Hawaii mayors weigh more restrictions amid COVID-19 surge

Coronavirus

HONOLULU (KHON2) — COVID-19 cases are surging across all islands while Gov. David Ige and county mayors discuss the possibility of bringing back tougher restrictions in order to reduce virus transmission.

The state is dealing with a steady increase of COVID-19 cases; The daily new case average stands at 713.

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Maui Mayor Michael Victorino said the delta variant remains a concern for the county, he said it is time to take action and request more restrictions.

Victorino said, “It’s spreading all over, all over the state, all over this county.”

The virus is once again making its way into smaller rural communities. On Thursday, Aug. 19, four cases were reported on Molokai and one on Lanai.

“One of them was a particular business on Molokai, for which there was a lot of contact with that business. It’s a financial institution and they’ve done their proper cleanup, shut down,” Victorino said. “On Lanai, it was an individual case, contracted they believe when they came here to Maui for some business.” 

Mayor Victorino asked residents to wear masks, physically distance and get vaccinated, now more than ever. He said more COVID-19 restrictions will likely be announced soon.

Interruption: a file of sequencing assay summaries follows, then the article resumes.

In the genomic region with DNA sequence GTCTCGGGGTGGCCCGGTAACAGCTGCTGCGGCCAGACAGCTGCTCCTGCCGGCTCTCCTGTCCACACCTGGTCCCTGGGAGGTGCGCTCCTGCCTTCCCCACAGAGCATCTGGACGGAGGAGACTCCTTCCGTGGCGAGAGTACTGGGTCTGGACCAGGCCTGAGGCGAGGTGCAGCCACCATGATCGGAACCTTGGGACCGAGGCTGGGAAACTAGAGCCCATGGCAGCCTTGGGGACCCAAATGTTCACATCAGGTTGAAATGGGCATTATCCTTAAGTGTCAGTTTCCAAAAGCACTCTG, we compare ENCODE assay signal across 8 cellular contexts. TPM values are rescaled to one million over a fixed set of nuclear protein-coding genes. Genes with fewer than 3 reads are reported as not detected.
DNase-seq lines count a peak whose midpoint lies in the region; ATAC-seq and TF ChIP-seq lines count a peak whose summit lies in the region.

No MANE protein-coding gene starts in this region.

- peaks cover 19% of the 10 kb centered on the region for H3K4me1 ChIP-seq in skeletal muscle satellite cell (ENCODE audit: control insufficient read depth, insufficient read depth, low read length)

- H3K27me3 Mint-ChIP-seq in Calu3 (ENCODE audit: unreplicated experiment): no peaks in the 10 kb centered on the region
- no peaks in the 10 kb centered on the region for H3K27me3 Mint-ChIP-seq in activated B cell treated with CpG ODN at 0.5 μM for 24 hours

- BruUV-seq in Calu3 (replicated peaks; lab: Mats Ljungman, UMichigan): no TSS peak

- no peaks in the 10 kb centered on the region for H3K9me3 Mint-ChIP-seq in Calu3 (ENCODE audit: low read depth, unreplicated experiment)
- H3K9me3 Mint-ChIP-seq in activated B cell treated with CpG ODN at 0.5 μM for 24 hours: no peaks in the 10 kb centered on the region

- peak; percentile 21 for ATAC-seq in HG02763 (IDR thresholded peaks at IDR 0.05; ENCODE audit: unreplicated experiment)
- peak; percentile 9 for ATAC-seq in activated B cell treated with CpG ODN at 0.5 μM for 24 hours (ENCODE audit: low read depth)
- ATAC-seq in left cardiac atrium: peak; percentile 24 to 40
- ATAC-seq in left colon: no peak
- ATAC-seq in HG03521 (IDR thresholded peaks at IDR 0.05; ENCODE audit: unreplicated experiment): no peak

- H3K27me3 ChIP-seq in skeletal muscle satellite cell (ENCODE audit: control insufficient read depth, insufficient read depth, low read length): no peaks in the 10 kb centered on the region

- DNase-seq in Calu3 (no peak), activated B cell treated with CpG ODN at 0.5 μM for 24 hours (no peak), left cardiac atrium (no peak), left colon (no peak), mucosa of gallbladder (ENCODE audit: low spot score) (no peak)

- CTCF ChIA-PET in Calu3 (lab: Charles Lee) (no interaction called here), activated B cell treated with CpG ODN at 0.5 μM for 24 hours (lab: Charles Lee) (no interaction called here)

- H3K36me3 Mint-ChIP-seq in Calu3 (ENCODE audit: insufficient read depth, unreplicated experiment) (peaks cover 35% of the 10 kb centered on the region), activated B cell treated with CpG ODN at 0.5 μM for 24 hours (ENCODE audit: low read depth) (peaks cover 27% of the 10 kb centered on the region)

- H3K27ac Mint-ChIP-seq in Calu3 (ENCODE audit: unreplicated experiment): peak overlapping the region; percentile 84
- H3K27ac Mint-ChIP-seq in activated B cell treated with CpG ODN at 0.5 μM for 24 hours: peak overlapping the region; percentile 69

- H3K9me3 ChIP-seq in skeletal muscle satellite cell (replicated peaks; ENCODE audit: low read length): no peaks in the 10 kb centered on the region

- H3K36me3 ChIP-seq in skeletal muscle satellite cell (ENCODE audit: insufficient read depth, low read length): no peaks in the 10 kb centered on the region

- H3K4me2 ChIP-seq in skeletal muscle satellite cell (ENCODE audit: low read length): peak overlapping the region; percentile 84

Kauai Mayor Derek Kawakami in a statement said, while hospital capacity on the Garden Isle is not a concern at this point, patients in need of more care could tax hospitals on Oahu.

“Here on Kauai, while we are seeing higher case counts, we are not experiencing the same capacity concerns at our healthcare facilities that other islands are facing. The Department of Health has been in close contact with the CEO’s of both of our local hospitals and we continue to be in a manageable position. However, we are one state. I recognize that any patient on Kauai who requires medical transport will be draining an already-taxed healthcare system on Oahu. In that sense, I am open to support any uniform preventative measures the Governor deems fit for all four counties.”

Kauai Mayor Derek Kawakami

Lt. Gov. Josh Green, meanwhile, did not discard a vaccine passport proposal for restaurants, gyms and other social activities.

“All we really have to do is, work with either Clear or CommonPass, who we already have a deep relationship with, who are helping us with the Safe Travels program to show that people are vaccinated,” Green said. “It may very well make things easier in life because then people can go to concerts and be vaccinated and safe.” 

Victorino said he would not oppose a vaccine passport program for certain activities.

Victorino said, “There comes a point where sometimes you got to take punitive action because incentives don’t seem to work.” 

The governor and county mayors are also discussing the possibility of bringing back a pre-travel test requirement for people coming into the state.

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